For the first one, the prompt says: Facebook is offering 180,000,000 shares of Class A common stock and selling stockholders are offering 241,233,615 shares of Class A common stock. Closing of the offering is expected to occur on May 22, 2012, subject to customary closing conditions. In addition, Facebook and the selling stockholders have granted the underwriters a 30-day option to purchase up to 63,185,042 additional shares of Class A common stock to cover over-allotments, if any.

So FB, the company itself, will sell 180,000,000 shares, and folks who already have FB shares (presumably investors and other insiders) will sell 241,233,615 shares.

The question asks: The number of selling inside stockholders exceeds the number of new public investors on the day of the IPO.

Well, here's what we do know --- the number of shares sold by those selling inside stockholders (241,233,615) is less than the total number of shares offered for sale to new investors (180,000,000 + 241,233,615). More importantly, the question is not about the number of shares but about the number of actual people. Well, those 241,233,615 share sold by inside stockholders --- how many people owned those? We don't know, but typically those are owned by big money investors --- it may be that one individual could have plunked down some sizeable investment and wound up with, say 50,000,000 shares all by herself. There tend to be a small number of investors, each owning a gigantic number of shares. Now, thinking about the feeding frenzy when FB IPO'ed. Everyone's Aunt Jenny wanted to own a handful of shares. The number of new public investors was enormous, much much larger than the presumed number of big investors. Therefore, this statement is blatantly false. There's no way that there are more investors & insiders than general public investors, the great unwashed masses, all of whom want a piece of FB. Statement #1 is false.

The second question ask: If the compounded annual growth rate (CAGR) is defined as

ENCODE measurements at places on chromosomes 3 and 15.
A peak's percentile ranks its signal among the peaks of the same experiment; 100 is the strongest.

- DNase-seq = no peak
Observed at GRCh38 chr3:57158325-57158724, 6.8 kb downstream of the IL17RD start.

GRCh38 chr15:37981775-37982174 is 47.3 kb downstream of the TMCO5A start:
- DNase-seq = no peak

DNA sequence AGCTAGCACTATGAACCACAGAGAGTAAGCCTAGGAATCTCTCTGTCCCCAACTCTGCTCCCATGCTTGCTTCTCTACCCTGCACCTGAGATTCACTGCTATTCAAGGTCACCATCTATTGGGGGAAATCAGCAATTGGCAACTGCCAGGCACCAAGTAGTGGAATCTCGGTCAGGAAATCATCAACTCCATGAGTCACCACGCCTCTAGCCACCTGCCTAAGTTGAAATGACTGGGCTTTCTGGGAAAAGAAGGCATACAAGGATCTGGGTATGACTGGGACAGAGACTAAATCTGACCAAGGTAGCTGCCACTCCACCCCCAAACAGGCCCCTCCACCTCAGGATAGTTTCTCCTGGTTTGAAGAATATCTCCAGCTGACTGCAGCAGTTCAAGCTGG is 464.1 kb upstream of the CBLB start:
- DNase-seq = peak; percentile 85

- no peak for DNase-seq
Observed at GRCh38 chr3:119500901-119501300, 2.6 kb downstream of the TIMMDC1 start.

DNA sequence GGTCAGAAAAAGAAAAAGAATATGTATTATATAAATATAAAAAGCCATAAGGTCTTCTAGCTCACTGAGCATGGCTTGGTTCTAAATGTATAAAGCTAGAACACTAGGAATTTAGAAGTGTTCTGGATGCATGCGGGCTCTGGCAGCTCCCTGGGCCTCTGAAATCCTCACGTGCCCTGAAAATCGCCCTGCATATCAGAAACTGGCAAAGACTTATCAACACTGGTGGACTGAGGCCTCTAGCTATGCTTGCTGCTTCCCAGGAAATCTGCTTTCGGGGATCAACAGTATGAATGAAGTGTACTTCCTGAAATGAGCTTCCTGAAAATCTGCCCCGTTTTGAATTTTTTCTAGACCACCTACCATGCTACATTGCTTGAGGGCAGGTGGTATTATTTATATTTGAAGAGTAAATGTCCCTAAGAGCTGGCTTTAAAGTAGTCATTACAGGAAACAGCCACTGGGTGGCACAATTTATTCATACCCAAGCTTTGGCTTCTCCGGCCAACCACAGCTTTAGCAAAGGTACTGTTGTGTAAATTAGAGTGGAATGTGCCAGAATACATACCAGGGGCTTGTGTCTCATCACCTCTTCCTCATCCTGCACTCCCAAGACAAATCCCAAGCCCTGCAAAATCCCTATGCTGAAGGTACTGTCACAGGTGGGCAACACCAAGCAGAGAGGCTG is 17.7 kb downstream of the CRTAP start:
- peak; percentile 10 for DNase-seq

[(ending value)/(beginning value)]^(1/n) - 1

where n is number of years, then the CAGR between October 2007 and September 2009 is in excess of 100%.

An intimidating looking question, but not actually too bad. We look at the second card "User Growth", and we see

Ending Value (September 2009) = 600

Starting Value (October 2007) = 50

Yes, those numbers are really in millions, but for a percent change, we don't need to have all the extra zeros --- we can just treat them as 600 and 50.

The time period technically is 23 months, or 1 and 11/12 of a year, but for simplicity, I am going to approximate that as 2 years, n = 2. Plugging in, we get:

CAGR = (600/50)^(1/2) - 1

Well, that ratio inside parentheses --- 600/50 = 60/5 = 12, so we have

CAGR = (600/50)^(1/2) - 1 = (12)^(1/2) - 1

Now, here, we could use the calculator, but I think it's much more efficient to approximate. When we take something to the 1/2 power, we are taking the square-root of it. The square root of twelve --- we don't need the exact value --- since 9 < 12 < 16, we know 3 < sqrt(12) < 4 --- it's a number between 3 and 4. When we subtract one, we will get a number between 2 and 3 for the value of the CAGR.

A CAGR = 1 would be 100% annual growth A CAGR = 2 would be 200% annual growth Here, we have a CAGR between 2 and 3, so it's more than 200% annual growth

So, now, we can answer the question --- yes, absolutely, the CAGR between October 2007 and September 2009 is very much in excess of 100% ---in fact it's even in excess of 200%. So, yes, the statement is true.

Isn't the End of September 2009 value = 300? how did you get, Ending Value (September 2009) = 600? Using either 300 or 600 doesn't change the answer though. thanks a lot Jay

Oops! Shuffling back and forth between this GC page and the GMAT Pill page where the problem was posted, apparently I misread or misremembered this number. Yes, absolutely, it should be 300, not 600. I'm going to correct it in my post. Thank you.

Mike
_________________

Mike McGarry Magoosh Test Prep

Education is not the filling of a pail, but the lighting of a fire. — William Butler Yeats (1865 – 1939)